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Make them talk

Congress is right to demand more information about the CIA's terrorist interrogation tactics.

January 04, 2007

HOWEVER ELSE it might modify its behavior in dealing with a new, Democratic-controlled Congress, the Bush administration is still stonewalling when it comes to sharing information about its tactics in the "war on terror." That's a mistake.

This week, Sen. Patrick J. Leahy (D-Vt.), the incoming chairman of the Senate Judiciary Committee, disclosed that the Justice Department had spurned his request for two documents. One is a presidential directive regarding Central Intelligence Agency interrogation methods and detention facilities outside the United States. The other is a 2002 Justice Department memo on the subject to the CIA's top lawyer.

Leahy, who raised the possibility of issuing subpoenas to obtain the documents, lamented that the rebuff from the Justice Department "is not the constructive step toward bipartisanship that I had hoped for, given President Bush's promise to work with us." In this case Leahy's complaint is justified.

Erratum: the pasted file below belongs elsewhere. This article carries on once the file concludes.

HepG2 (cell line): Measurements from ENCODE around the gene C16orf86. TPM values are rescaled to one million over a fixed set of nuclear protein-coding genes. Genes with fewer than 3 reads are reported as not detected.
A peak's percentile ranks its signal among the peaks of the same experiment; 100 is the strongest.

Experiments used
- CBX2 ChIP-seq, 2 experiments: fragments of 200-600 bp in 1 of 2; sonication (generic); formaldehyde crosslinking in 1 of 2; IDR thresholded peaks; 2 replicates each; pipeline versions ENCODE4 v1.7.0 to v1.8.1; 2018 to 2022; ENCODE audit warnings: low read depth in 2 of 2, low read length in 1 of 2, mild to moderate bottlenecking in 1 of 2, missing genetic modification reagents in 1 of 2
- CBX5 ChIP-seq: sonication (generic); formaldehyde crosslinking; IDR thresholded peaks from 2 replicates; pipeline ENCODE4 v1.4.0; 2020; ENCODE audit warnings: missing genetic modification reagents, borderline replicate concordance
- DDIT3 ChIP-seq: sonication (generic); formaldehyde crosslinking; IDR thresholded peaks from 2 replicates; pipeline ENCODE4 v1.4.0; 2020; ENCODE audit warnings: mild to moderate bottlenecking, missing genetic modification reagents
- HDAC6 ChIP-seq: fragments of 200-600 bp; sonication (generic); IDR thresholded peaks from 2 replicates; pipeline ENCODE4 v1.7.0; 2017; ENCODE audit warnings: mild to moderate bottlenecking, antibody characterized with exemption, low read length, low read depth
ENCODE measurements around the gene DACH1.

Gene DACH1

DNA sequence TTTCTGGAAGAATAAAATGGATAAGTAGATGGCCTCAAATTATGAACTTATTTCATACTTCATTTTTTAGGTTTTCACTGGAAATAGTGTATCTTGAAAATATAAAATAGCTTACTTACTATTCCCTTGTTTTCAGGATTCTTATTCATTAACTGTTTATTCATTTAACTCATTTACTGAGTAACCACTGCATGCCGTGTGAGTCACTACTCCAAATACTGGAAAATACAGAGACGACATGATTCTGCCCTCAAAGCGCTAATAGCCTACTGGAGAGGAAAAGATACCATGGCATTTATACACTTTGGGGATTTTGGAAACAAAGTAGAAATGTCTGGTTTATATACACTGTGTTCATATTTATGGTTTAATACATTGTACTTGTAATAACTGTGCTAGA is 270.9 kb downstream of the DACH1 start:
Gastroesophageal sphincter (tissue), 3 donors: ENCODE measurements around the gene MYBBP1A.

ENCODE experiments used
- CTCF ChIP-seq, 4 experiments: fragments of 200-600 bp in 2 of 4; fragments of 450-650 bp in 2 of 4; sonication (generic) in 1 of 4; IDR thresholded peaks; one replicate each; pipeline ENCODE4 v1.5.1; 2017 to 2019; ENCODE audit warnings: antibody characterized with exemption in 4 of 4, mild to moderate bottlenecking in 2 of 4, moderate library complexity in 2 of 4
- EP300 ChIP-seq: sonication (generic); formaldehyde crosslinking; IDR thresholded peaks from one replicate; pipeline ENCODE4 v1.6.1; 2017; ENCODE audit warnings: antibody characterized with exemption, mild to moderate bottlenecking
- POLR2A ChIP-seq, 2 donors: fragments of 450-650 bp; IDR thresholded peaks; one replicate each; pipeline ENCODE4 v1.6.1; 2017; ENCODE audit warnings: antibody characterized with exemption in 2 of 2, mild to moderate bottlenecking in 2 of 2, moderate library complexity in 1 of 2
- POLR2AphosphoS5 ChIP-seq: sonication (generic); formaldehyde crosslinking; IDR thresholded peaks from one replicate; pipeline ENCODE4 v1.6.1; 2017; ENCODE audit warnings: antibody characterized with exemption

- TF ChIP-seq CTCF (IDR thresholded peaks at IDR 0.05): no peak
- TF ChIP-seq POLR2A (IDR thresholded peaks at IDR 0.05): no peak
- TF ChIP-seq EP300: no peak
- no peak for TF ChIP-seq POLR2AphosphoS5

As Leahy pointed out in his letter to Atty. Gen. Alberto R. Gonzales, "photographs and reports of prisoner abuse in Iraq, Guantanamo Bay and elsewhere that have emerged during the past two years depict an interrogation and detention system operating contrary to U.S. law and the Geneva Conventions." Such revelations also have been a boon to anti-American propagandists.

The abuses have stoked suspicions about "alternative" methods used by the CIA in questioning high-profile suspected terrorists held in foreign prisons before being moved to Guantanamo. While insisting that those techniques didn't amount to torture, the president has suggested that they are vital in eliciting information.

Yet what those methods might be is anybody's guess. Congress -- and not just its intelligence committees -- has a right to know.

In declining to provide Leahy documents, acting Assistant Atty. Gen. James H. Clinger warned that "Al Qaeda seeks information on our interrogation techniques -- their methods and their limits -- and trains its operatives to resist them. We must avoid assisting their effort." Disclosing legally controversial defense procedures to a Senate committee chairman is not "assisting" Al Qaeda; it's respecting the separation of powers written in the Constitution and ensuring that no policy be declared off-limits to the law.

Leahy could offer to view the documents under safeguards created for sensitive intelligence. But the Judiciary Committee has a legitimate oversight responsibility to see what the CIA has been doing and whether it's violating the law. At some point in the next two years, Democrats may well abuse their majority status and pursue gratuitous or overtly political investigations. This request, however, is legitimate.

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